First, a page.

While the story is not as focused in this second instalment, Mr. Kwan’s dry with is perhaps even sharper, with plenty of chuckles, and some laugh-out-loud funny scenes. The stakes are higher, but it feels like they are also somewhat more abstract.

Onward, Drake! – Mark L. Van Name (Editor)

Short story collection celebrating the seventieth birthday of science fiction luminary David Drake, by many considered the father of modern military science fiction.

Somewhat in character, Mr. Drake provided the two longest stories for the collection himself. The rest vary from pure tribute, to tuckerization of Mr. Drake himself, to various forms connected thematically somehow. The afterwords provided by the various authors are charming, with insights into how Mr. Drake’s work and personality affected them personally and professionaly.

That was Now, This is Then (Temporal Displacement II) – Michael Z. Williamson

In the sequel to A Long Time Until Now, a new displacement occurs, with a neolithic youth appearing in modern day Afghanistan. The same team as before is contacted for a new mission, but not all are keen to go. A pair of scientists are added, much to the dismay of the future humans, who would rather not see too much technology transfer as this could lead to timeline disruption.

The characters are well fleshed out, and there author uses the setting to delve into issues of post-traumatic stress, separation, obligations of marriage, and other things common in deployments. The conflict in the book is not about an external enemy, but rather about the challenges faced by individuals. Much of the book has to do with the strictures and traditions of organisations, and it helps that Mr. Williamson can make discussions on logistics and camp setup interesting reading.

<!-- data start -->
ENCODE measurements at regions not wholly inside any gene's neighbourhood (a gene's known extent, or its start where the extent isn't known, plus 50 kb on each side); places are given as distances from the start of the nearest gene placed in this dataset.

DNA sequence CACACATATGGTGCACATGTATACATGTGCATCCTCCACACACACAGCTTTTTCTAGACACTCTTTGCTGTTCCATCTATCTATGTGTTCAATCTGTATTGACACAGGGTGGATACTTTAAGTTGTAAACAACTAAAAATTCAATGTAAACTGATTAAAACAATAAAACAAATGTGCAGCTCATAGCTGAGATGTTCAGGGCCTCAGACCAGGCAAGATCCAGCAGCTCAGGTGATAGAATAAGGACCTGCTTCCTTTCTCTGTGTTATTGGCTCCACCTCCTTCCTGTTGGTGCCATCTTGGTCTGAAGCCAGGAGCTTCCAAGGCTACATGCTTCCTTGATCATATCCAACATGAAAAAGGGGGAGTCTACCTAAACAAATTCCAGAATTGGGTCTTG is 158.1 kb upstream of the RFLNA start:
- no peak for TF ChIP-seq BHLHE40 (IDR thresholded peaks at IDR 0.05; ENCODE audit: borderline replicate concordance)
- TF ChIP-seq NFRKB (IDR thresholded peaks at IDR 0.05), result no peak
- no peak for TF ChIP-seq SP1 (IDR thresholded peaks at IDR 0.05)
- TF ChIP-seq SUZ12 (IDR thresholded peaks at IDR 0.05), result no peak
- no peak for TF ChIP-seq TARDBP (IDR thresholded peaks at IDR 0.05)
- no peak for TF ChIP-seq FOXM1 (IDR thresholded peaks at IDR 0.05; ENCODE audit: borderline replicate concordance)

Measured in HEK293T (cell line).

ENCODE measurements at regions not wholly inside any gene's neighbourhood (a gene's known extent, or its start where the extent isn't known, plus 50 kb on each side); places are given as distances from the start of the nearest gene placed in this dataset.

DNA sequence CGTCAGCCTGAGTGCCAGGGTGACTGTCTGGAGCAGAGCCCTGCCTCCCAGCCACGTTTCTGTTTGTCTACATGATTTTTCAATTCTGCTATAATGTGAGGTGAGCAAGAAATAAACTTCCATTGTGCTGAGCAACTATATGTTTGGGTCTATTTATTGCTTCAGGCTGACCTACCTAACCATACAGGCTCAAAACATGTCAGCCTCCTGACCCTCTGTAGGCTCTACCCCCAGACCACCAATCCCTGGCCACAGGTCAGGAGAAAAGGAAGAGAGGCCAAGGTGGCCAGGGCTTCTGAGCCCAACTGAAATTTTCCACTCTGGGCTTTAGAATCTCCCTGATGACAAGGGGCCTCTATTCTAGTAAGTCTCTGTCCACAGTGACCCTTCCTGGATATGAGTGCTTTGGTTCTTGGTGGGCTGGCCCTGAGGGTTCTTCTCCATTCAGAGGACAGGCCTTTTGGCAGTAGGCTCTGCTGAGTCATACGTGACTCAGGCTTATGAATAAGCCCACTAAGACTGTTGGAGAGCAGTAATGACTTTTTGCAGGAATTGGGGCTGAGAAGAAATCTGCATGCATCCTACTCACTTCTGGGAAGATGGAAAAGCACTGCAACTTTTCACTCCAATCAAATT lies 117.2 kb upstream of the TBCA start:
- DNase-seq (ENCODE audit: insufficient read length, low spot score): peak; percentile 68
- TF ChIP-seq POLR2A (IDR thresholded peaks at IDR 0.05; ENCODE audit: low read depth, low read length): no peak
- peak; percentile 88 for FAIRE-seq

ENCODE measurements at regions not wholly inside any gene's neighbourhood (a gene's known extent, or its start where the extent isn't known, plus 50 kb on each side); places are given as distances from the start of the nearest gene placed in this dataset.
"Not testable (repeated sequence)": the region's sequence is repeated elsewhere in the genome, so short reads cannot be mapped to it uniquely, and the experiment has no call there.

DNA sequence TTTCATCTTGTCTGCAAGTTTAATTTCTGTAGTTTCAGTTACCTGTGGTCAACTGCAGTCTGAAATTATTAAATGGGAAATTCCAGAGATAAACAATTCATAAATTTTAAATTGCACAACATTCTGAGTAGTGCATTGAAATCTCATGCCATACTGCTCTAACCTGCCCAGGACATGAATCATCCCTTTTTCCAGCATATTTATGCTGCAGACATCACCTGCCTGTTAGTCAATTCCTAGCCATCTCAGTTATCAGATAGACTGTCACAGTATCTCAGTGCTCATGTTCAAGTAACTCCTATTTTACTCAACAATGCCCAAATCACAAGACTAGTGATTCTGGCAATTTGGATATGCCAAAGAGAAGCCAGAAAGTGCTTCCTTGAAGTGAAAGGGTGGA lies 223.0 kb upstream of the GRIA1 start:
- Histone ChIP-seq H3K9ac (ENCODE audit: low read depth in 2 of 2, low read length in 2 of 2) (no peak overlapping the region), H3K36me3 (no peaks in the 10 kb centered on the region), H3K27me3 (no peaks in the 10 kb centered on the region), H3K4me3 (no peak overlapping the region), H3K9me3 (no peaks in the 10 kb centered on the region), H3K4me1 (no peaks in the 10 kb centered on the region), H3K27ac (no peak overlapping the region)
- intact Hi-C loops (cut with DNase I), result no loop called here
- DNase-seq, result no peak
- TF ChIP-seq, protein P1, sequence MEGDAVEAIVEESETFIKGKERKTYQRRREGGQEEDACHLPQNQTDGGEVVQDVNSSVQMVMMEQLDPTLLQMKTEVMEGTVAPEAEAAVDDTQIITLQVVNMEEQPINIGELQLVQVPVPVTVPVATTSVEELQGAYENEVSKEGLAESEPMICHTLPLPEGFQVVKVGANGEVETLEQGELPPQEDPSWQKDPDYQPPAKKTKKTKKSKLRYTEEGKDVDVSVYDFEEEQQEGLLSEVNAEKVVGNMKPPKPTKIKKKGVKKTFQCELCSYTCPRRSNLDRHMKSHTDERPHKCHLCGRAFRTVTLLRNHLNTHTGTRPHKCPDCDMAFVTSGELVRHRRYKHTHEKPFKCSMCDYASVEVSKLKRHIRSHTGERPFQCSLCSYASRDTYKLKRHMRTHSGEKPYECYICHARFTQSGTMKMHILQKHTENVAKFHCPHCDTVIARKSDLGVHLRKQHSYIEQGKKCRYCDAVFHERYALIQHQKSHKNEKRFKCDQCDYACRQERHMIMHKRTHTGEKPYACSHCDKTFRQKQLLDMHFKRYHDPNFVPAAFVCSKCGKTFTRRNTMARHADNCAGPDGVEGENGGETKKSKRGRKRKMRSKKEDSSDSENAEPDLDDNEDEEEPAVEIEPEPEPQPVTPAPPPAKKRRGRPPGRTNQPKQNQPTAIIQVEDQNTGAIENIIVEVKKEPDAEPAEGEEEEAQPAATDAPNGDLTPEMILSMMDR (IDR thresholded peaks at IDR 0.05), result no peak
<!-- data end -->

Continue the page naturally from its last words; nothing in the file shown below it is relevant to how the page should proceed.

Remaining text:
The Sins of Our Fathers (The Expanse IX½) – James S.A. Corey

After the collapse of the gate network, humanity’s worlds are isolated. On a backwater planet, Filip Inaros must deal with a bully who is trying to bend a small settlement to his will, even if it comes with a high personal price.

In a fitting coda to The Expanse, Filip must come to terms with what he did in the name of his father. His act may be small on the cosmic scale, but for him it is significant.

A Change of Plans – Dennis E. Taylor

Earth is dying, and a desperate interstellar colonisation program is in progress. As the starship Ouroboros reaches its target system, it is soon apparent that the planet has undergone a catastrophic event in recent history, transforming it from a balmy Earth-like planet, to a frozen desert. The crew must leave the colonists and return, as per their contract and family obligations. The colonists are faced with an uncertain future and take matters in their own hands.